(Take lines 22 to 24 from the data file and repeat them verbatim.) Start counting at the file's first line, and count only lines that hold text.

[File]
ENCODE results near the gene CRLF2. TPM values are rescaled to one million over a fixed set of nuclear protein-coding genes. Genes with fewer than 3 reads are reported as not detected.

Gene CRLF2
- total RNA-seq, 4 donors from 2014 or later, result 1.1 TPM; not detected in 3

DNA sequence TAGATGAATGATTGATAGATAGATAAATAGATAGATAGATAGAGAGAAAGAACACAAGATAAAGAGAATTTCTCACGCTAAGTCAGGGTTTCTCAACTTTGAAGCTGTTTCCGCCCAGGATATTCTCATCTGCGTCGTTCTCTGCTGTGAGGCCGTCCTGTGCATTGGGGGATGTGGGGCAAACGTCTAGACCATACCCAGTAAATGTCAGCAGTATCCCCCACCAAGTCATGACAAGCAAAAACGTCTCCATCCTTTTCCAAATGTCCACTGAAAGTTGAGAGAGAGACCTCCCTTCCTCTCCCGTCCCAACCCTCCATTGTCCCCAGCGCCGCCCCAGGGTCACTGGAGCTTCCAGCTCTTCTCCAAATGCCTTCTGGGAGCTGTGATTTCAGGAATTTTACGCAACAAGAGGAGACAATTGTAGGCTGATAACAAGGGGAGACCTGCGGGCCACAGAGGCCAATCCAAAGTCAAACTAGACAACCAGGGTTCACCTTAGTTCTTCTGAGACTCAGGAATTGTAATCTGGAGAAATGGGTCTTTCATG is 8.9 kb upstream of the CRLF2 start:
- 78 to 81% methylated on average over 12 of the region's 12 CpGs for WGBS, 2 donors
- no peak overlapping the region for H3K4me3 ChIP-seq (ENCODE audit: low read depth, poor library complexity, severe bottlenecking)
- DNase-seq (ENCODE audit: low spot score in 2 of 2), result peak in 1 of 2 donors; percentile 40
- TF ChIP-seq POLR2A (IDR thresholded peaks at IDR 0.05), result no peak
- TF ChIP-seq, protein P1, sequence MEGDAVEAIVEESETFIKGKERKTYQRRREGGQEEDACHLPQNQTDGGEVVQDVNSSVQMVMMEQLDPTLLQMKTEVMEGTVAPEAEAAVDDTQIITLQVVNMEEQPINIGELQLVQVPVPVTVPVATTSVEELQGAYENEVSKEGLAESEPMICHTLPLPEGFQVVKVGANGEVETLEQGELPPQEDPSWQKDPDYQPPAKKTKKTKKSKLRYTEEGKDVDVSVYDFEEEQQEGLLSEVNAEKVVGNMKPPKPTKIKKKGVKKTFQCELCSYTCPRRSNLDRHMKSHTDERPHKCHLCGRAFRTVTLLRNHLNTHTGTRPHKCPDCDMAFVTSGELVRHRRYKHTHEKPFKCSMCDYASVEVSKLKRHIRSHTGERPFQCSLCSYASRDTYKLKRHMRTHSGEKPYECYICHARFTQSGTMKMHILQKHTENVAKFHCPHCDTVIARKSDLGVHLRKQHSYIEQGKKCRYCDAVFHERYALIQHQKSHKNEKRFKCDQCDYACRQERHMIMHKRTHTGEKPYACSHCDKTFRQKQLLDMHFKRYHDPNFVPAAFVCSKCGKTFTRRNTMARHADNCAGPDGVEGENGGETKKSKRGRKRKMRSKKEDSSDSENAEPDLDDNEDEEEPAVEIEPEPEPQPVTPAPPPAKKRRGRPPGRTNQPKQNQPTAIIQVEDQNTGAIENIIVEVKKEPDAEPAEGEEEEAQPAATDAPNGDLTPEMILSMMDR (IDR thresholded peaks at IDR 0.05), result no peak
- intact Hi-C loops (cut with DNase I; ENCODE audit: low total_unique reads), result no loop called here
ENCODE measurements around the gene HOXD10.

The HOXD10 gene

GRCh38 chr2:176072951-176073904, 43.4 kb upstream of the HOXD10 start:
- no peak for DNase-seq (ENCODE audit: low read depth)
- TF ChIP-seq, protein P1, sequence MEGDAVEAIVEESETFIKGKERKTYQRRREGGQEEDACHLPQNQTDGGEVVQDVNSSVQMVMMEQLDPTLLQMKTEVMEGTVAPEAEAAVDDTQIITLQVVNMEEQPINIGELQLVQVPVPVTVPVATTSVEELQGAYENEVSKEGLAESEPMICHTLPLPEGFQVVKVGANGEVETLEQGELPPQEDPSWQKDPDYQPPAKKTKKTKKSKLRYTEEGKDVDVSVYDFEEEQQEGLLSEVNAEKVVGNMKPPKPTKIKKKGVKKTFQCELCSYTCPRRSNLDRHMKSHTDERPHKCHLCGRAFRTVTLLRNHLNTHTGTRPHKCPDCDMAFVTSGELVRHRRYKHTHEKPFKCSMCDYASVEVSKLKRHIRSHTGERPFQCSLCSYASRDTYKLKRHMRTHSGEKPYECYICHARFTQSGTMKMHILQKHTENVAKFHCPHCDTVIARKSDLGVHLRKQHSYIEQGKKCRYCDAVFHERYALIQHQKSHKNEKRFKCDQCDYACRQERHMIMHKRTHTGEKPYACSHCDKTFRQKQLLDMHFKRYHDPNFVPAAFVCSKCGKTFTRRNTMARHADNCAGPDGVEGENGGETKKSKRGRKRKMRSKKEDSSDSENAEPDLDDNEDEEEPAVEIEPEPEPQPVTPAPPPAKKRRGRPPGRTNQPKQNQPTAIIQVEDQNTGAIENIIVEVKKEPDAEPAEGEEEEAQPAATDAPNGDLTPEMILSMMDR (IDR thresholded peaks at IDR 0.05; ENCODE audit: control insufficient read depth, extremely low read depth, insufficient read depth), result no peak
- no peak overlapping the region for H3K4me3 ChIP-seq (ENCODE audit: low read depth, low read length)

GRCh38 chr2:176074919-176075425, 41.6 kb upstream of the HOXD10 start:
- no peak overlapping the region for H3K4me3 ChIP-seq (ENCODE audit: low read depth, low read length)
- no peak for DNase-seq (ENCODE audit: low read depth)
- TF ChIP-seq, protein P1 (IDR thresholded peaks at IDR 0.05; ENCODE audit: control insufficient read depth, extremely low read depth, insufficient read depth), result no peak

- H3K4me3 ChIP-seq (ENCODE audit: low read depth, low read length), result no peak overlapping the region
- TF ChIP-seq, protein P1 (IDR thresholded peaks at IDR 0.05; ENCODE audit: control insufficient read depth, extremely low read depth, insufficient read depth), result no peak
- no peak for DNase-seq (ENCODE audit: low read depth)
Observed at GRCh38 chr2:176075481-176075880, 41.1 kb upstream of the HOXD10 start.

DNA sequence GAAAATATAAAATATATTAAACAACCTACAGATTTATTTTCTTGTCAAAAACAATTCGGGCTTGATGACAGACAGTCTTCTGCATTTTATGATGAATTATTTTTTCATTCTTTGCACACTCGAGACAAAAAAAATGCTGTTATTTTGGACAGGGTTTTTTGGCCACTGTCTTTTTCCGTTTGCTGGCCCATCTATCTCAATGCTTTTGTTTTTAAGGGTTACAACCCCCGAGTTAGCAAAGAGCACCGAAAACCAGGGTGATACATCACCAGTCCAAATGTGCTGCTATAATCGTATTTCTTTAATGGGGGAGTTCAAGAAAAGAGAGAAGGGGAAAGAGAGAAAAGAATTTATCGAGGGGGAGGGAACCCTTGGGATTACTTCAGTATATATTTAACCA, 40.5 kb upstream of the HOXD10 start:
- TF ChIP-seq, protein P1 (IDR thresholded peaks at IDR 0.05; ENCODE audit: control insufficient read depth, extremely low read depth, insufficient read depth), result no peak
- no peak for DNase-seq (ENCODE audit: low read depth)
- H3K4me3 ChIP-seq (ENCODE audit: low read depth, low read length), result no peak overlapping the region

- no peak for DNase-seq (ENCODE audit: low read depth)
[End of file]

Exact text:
- TF ChIP-seq, protein P1 (IDR thresholded peaks at IDR 0.05; ENCODE audit: control insufficient read depth, extremely low read depth, insufficient read depth), result no peak
- no peak for DNase-seq (ENCODE audit: low read depth)
Observed at GRCh38 chr2:176075481-176075880, 41.1 kb upstream of the HOXD10 start.